Overview

The remote station is located on the Colorado plains about 35 miles east of Denver. It is controlled over the Internet and is exclusively solar powered. Begun in 2016, it now has a variety of antennas and equipment. In this picture, from the left, is a 60 foot tower with a Hygain 203BA 20 meter yagi. The tower is also used as the driven element for a 160 meter vertical yagi. Next is the equipment shed which has the Internet dish on the roof and a dipole for 12 meters on the right end. Next is the vertical which is the director for the 160 meter yagi. To the right of it is a DX Engineering 43 foot vertical which has a MFJ 998RT tuner at it’s base. Next is a 30 foot tower with a Cushcraft A3S triband beam for 17, 15, and 10 meters. The yagi on top is a Cushcraft 505S 5-element 6 meter beam. Both towers tilt over for maintenance and additions. The dark-red posts are gyn poles to help lower the towers.

Inside, above my head is a Victron 3000 watt 24 volt to 230 volt inverter for the linear amplifier. Two Yeasu rotor controllers make the yagi’s turn. On the counter are the linear amplifier and a Flexradio transceiver. On the right hand side are all the solar controllers and Internet equipment. The LifePO4 batteries are on the floor.

MTU Workarounds

The maximum transmission unit (MTU) is the largest size frame or packet — in bytes or octets (eight-bit bytes) — that can be transmitted across a data link. It is most used in reference to packet size on an Ethernet network using the Internet Protocol (IP). A deprecated term is “window size”. Default is 1500 which is too big for the remote station network. Symptoms are, the radio shows up in the Smartlink window but a connection attempt times out.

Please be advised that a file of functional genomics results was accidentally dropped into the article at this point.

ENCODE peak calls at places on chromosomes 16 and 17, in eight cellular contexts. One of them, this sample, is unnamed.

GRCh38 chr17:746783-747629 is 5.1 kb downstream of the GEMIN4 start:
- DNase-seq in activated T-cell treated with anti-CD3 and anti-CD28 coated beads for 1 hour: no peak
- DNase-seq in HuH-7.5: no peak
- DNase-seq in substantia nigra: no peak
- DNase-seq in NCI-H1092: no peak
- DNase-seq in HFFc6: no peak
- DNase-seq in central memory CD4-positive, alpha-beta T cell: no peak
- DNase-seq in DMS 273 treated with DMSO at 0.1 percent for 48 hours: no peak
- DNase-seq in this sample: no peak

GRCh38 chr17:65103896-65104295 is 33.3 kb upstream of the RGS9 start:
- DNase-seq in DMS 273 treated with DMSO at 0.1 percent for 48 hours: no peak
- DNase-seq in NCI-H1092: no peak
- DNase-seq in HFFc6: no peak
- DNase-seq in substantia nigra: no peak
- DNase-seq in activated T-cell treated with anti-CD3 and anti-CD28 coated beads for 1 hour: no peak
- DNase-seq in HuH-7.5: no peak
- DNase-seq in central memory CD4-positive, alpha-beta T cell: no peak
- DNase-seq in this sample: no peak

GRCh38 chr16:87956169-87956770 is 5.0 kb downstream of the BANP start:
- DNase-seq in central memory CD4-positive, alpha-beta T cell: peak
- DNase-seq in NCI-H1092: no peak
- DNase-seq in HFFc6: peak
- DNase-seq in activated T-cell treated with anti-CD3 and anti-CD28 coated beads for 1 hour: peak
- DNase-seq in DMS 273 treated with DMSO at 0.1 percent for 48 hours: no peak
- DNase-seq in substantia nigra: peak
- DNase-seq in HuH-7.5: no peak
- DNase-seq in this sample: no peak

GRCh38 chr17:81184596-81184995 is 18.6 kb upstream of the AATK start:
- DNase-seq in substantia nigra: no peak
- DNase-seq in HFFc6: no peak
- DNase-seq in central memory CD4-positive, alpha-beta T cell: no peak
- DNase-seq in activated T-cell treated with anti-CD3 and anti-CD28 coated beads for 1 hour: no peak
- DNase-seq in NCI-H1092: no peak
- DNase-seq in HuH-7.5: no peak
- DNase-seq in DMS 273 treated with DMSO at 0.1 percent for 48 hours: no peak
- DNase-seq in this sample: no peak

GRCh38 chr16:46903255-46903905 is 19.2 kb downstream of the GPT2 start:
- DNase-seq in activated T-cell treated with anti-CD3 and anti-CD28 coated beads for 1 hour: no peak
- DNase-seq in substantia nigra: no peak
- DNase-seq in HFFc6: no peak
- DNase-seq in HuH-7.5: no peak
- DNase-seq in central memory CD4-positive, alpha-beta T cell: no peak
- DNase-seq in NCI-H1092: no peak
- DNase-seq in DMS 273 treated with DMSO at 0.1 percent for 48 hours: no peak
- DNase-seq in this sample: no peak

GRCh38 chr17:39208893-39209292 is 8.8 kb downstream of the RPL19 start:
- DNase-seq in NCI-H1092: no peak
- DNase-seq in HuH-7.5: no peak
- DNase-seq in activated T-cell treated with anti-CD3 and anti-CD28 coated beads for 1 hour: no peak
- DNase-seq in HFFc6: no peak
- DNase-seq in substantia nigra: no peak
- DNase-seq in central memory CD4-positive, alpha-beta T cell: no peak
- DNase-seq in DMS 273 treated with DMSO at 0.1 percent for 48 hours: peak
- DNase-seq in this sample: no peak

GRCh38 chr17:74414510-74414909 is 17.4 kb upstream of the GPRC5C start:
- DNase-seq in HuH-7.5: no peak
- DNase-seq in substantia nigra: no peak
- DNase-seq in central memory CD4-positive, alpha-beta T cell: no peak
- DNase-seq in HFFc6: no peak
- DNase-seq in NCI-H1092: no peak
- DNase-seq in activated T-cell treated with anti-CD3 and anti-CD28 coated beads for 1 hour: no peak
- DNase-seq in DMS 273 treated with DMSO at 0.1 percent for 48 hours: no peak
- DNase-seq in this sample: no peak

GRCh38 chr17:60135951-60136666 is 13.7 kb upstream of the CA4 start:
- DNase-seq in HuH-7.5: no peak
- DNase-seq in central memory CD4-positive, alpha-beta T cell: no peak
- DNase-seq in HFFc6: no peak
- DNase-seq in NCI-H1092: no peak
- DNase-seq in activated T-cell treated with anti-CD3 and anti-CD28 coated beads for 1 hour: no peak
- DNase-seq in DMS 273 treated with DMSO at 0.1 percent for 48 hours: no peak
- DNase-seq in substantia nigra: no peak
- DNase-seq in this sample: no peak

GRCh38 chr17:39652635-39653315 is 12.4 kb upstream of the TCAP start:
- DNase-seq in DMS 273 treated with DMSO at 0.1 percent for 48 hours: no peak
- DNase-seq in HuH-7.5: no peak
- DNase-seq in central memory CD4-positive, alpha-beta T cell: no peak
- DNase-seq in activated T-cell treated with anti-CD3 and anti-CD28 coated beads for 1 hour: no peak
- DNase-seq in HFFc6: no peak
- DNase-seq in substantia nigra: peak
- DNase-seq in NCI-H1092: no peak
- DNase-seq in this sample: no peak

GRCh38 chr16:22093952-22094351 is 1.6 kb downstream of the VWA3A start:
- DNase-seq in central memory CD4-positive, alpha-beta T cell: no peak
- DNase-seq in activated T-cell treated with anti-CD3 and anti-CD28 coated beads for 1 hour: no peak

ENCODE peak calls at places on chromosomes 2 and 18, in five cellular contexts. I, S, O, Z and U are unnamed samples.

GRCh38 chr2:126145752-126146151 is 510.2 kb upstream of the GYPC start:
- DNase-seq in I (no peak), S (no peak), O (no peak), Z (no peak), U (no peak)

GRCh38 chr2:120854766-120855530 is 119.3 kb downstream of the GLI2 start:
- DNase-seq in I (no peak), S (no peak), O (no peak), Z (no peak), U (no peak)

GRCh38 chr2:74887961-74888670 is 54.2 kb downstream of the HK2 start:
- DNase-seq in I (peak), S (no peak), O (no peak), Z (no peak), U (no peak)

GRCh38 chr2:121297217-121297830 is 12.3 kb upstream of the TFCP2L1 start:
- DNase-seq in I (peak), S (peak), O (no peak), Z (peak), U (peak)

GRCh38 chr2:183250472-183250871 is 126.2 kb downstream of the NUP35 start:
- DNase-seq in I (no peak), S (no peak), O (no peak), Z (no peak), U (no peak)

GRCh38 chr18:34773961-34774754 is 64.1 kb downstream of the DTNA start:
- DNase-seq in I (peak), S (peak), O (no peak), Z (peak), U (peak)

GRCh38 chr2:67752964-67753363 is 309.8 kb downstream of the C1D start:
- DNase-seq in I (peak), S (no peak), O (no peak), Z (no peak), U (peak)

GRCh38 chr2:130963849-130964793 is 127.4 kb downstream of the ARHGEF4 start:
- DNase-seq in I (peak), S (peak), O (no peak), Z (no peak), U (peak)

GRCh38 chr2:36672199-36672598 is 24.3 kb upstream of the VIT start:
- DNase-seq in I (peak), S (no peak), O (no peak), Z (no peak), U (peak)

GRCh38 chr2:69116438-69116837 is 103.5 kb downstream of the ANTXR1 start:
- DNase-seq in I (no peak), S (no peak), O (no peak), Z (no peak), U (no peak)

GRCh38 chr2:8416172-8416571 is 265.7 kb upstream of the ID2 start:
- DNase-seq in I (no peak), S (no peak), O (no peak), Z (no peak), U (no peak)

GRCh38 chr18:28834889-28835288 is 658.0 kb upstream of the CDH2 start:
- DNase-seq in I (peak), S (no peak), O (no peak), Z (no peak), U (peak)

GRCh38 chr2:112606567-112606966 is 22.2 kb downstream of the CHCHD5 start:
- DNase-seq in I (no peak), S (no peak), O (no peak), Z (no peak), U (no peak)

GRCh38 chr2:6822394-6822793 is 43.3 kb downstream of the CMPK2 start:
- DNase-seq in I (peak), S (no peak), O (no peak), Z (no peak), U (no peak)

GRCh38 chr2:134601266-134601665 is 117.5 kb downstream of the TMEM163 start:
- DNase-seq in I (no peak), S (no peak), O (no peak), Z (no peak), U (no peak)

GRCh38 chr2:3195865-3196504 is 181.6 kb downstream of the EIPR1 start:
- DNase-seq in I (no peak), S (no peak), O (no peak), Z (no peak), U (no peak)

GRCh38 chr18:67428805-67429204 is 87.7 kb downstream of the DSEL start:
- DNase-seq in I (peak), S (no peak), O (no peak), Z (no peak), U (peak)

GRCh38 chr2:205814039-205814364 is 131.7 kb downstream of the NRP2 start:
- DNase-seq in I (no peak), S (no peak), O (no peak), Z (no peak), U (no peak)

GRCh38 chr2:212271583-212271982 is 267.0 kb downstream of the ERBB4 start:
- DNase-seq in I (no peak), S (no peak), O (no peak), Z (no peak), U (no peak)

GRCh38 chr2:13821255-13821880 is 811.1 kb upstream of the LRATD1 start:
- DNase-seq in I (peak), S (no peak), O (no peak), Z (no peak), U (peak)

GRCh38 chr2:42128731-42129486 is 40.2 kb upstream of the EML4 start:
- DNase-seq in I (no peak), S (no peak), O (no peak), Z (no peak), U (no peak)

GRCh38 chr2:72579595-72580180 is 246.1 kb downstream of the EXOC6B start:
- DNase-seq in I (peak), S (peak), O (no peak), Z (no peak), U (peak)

At least two workarounds are possible which will have no effect on any other applications or users on the router. The first one is to change the settings in the main router for the home. Find the settings for MTU in the network configuration and change the MTU to 1438.

The second workaround uses the command line to do network shell routines. This routine can change the MTU on the PC. Open cmd with administrator permissions and enter these commands.

>netsh

>interface

>ipv4

>show int Look for the line that shows the connection to the Internet and write down it’s name. An example is “Ethernet”. Observe the value in the MTU column. Is it 1500?

Enter the following command.

>set subinterface “Ethernet” mtu=1438 store=persistent where “Ethernet” is the name obtained in the previous name.

An “ok” will be returned if these steps worked. To test, enter the following command:

>netsh int ip show int

The results returned will show the current MTU.

Note that the magic number may be lower or higher. Experiment, if the one above doesn’t work.

To return to normal, close the cmd window.